The spacecraft daringly approached within 8.5 million kilometers of the solar surface, hurtling at a breakneck speed of 586,782 kilometers per hour.
NASA’s Parker Solar Probe, a pioneering spacecraft venturing closer to the Sun than ever before, celebrated a remarkable milestone on June 27: its 16th successful orbit around our blazing star. On June 22, during a phase referred to as perihelion, the spacecraft daringly approached within 8.5 million kilometers of the solar surface, hurtling at a breakneck speed of 586,782 kilometers per hour.
Safe Flyby and Next Steps
What can come within 5.3 million miles of the solar surface while moving at 364,610 miles per hour? It's the Parker Solar Probe! It achieved its latest solar flyby on June 22.
— NASA Sun & Space (@NASASun) July 3, 2023
NASA confirms the spacecraft emerged hale and hearty from this close solar encounter, functioning normally as it continues its ambitious journey. In the cards for Parker is its sixth rendezvous with Venus slated for August 21. The Johns Hopkins Applied Physics Laboratory (APL) mission team has been gearing up for a seamless trajectory, executing a small course correction maneuver on June 7, marking the first-course change since March 2022. This flyby forms the sixth of seven planned Venusian encounters during Parker’s primary mission.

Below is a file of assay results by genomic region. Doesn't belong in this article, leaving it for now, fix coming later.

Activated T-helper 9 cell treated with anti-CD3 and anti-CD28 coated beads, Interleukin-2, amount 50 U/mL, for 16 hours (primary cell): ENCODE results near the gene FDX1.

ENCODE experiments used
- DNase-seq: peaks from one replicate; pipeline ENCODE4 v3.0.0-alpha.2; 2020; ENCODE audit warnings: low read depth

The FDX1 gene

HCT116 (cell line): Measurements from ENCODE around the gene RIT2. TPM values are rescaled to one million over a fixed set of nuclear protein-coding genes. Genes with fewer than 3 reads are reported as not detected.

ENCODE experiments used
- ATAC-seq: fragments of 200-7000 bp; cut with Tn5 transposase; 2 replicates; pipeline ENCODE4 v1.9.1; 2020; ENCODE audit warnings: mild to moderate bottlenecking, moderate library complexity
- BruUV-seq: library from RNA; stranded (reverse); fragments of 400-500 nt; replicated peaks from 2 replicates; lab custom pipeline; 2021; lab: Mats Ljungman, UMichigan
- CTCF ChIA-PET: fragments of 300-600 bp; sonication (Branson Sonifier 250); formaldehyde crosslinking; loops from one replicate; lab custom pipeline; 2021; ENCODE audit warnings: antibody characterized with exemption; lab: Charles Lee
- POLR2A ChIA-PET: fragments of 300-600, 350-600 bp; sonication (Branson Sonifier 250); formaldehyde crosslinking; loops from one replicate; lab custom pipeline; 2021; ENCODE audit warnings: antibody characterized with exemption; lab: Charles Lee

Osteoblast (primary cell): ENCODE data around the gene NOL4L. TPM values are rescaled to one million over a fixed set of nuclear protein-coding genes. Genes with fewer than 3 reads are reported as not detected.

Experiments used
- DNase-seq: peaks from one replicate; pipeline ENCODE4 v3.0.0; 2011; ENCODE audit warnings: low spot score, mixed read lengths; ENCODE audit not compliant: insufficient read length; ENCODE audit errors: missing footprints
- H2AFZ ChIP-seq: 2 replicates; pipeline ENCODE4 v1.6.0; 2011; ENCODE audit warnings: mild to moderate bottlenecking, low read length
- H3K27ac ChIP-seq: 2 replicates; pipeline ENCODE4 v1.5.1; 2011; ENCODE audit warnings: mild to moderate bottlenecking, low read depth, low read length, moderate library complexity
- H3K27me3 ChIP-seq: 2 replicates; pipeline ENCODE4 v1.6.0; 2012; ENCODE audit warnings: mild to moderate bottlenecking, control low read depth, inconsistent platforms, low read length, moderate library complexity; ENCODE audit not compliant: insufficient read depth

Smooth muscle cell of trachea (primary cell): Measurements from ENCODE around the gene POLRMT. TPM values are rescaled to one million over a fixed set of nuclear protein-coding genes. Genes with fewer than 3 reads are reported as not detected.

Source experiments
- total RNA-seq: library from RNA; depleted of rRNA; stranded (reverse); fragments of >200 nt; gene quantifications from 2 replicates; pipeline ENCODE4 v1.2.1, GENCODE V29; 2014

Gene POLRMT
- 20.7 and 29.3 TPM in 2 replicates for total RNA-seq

Spacecraft Approaches Solar Surface
Capitalizing on Venus’ gravitational pull, Parker aims to tighten its orbit around the Sun, setting up a future perihelion a mere 7.2 million kilometers from the solar surface. As our star grows progressively more active. This close approach is set to provide invaluable insights into heliophysics. Parker’s ultimate objective is to scrutinize and track the outer solar corona and the Sun’s behavior. This contributes to our expanding understanding of our star.
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